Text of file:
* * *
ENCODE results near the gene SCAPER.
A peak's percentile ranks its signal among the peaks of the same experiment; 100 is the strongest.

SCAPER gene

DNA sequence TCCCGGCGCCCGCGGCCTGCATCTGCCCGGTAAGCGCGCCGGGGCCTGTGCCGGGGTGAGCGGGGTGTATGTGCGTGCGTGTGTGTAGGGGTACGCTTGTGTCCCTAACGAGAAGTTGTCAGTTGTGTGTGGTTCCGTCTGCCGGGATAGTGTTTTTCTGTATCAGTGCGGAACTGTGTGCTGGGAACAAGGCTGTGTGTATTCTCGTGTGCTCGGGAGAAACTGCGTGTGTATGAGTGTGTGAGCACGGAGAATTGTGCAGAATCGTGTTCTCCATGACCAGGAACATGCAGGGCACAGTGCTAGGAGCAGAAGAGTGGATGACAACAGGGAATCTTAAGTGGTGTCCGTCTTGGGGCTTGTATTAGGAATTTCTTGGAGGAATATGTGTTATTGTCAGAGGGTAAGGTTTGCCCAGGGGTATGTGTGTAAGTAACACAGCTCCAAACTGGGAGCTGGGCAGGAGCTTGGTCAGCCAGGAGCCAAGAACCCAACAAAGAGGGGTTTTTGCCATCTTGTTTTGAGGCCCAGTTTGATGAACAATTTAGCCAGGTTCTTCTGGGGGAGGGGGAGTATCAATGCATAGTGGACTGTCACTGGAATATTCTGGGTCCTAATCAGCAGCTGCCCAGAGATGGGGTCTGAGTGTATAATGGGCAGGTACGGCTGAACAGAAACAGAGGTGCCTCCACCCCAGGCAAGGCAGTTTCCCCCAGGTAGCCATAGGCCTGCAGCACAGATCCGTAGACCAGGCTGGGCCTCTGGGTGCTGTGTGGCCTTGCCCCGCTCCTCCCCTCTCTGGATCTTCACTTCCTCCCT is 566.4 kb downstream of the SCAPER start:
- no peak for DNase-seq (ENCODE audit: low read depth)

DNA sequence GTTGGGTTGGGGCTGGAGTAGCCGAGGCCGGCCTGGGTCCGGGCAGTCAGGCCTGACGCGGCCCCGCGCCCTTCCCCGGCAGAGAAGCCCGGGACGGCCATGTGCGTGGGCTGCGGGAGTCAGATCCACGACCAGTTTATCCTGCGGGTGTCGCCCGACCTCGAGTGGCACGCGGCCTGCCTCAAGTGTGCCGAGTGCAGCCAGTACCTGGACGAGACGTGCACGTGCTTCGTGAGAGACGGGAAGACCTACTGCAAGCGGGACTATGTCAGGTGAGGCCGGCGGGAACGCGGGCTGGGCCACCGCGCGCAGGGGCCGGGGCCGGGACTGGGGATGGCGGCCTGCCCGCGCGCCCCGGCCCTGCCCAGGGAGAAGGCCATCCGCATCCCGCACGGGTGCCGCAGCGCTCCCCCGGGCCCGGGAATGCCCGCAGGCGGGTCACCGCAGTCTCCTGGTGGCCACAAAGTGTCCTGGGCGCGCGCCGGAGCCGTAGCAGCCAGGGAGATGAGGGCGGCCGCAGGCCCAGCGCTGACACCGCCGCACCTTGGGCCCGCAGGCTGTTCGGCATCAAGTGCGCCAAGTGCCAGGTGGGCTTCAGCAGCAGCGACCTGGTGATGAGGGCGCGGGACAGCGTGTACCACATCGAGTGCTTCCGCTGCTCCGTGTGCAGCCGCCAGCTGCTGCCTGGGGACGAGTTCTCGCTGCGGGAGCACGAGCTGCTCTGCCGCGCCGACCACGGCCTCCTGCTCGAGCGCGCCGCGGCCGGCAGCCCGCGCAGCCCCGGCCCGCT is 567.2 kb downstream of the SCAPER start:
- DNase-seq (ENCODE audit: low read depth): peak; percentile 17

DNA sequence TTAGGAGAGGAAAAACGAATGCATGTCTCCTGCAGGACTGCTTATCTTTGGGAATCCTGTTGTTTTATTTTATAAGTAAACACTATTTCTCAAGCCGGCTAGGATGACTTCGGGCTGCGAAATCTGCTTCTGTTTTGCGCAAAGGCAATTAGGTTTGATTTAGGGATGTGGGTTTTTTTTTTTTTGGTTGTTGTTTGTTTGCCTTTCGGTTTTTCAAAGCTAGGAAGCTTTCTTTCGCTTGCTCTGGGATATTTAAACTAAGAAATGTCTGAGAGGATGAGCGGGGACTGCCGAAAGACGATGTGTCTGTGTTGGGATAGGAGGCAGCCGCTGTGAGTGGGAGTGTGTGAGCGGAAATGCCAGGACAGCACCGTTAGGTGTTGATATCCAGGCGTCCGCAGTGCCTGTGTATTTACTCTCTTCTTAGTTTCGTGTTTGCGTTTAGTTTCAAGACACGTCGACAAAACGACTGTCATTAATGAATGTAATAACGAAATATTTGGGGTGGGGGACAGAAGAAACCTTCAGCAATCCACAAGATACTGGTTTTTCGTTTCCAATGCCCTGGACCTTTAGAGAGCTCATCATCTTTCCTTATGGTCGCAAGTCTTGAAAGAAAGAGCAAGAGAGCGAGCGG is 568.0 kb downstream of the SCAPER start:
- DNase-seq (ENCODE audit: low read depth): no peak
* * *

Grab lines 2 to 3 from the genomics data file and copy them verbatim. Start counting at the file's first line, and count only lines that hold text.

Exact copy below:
A peak's percentile ranks its signal among the peaks of the same experiment; 100 is the strongest.

SCAPER gene